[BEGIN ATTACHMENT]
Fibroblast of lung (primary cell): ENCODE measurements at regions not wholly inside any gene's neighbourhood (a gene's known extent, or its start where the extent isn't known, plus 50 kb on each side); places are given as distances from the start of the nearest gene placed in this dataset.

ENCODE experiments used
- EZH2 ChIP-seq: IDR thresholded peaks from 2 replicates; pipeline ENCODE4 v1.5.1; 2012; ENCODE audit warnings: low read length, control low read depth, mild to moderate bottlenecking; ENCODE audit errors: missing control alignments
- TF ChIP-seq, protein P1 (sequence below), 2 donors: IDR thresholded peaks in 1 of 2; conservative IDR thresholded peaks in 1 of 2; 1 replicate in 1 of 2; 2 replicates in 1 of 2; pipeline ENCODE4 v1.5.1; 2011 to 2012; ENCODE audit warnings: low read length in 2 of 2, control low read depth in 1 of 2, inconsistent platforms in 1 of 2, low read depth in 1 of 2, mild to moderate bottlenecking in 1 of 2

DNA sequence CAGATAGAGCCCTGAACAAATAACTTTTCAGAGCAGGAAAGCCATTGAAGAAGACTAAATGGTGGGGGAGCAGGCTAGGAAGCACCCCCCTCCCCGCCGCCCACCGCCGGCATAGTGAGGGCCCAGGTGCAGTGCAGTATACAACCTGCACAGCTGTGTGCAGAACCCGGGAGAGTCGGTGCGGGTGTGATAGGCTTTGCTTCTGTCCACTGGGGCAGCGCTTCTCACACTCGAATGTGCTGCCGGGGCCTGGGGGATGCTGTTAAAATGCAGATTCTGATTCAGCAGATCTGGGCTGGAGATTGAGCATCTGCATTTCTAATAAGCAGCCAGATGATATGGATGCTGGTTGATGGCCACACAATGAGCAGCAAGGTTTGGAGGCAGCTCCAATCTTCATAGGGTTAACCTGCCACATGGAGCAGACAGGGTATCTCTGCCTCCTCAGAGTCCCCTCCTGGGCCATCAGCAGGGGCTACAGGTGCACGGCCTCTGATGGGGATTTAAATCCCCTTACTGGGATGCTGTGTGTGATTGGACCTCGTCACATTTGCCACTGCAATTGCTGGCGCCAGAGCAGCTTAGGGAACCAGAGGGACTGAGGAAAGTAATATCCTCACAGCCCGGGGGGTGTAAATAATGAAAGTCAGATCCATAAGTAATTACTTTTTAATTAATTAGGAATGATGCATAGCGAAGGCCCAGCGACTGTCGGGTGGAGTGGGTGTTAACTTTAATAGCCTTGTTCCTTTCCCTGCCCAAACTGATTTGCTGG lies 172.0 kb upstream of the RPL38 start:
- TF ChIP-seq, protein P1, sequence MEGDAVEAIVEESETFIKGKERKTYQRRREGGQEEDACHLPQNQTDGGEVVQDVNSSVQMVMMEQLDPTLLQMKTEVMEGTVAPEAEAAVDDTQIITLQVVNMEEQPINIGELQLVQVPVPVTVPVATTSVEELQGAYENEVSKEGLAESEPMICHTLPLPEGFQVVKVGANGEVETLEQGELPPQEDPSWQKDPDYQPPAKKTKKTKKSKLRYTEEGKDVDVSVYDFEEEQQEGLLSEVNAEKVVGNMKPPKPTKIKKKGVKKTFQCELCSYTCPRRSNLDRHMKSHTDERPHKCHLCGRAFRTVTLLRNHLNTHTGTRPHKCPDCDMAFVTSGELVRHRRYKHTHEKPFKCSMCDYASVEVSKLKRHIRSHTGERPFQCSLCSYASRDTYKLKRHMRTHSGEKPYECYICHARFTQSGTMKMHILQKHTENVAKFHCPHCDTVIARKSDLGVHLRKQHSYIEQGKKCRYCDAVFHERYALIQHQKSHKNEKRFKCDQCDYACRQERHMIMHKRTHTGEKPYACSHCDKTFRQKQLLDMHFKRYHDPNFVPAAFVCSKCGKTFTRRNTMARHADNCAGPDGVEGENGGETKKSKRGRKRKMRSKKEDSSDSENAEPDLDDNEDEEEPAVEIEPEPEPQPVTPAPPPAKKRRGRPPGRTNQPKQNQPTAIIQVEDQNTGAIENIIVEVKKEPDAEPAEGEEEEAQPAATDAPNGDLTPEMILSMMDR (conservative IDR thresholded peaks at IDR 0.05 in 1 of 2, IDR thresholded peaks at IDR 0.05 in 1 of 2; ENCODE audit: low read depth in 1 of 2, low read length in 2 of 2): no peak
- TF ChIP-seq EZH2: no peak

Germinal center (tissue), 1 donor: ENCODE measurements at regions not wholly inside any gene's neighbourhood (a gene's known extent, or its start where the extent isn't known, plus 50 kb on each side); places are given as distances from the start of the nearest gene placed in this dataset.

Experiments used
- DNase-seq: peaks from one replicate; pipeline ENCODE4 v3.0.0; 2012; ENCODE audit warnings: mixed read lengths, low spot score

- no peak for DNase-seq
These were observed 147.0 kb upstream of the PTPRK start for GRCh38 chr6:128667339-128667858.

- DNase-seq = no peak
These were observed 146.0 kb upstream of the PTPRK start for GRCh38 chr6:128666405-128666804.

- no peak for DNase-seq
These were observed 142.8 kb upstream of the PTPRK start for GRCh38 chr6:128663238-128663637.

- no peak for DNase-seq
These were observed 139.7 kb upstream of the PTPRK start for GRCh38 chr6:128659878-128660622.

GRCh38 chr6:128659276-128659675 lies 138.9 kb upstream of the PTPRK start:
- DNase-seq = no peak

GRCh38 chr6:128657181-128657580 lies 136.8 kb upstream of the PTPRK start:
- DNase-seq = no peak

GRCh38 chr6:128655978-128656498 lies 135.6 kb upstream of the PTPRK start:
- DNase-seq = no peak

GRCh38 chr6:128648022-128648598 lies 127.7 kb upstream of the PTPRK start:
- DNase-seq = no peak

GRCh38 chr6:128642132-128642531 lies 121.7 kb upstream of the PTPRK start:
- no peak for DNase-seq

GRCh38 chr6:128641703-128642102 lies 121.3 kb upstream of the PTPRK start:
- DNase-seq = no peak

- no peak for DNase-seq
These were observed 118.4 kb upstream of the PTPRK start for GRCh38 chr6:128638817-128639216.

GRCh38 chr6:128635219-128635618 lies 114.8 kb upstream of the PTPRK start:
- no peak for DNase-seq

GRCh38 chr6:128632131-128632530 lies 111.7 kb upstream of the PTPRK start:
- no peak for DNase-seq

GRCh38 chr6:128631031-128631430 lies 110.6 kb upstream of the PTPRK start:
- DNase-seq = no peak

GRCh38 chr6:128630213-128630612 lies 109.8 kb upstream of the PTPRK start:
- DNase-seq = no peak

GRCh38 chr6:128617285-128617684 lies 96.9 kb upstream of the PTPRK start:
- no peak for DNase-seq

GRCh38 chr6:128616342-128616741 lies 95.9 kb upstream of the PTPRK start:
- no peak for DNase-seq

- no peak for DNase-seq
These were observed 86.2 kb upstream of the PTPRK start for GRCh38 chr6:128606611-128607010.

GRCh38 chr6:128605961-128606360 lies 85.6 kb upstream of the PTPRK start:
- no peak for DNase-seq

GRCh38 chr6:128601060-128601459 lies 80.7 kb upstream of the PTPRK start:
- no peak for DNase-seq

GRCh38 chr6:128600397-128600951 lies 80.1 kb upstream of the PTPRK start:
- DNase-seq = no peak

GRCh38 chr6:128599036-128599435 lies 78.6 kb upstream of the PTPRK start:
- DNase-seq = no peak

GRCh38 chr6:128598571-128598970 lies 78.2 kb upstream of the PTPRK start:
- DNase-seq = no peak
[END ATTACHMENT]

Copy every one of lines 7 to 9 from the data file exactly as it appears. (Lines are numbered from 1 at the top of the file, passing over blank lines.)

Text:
- TF ChIP-seq EZH2: no peak

Germinal center (tissue), 1 donor: ENCODE measurements at regions not wholly inside any gene's neighbourhood (a gene's known extent, or its start where the extent isn't known, plus 50 kb on each side); places are given as distances from the start of the nearest gene placed in this dataset.

Experiments used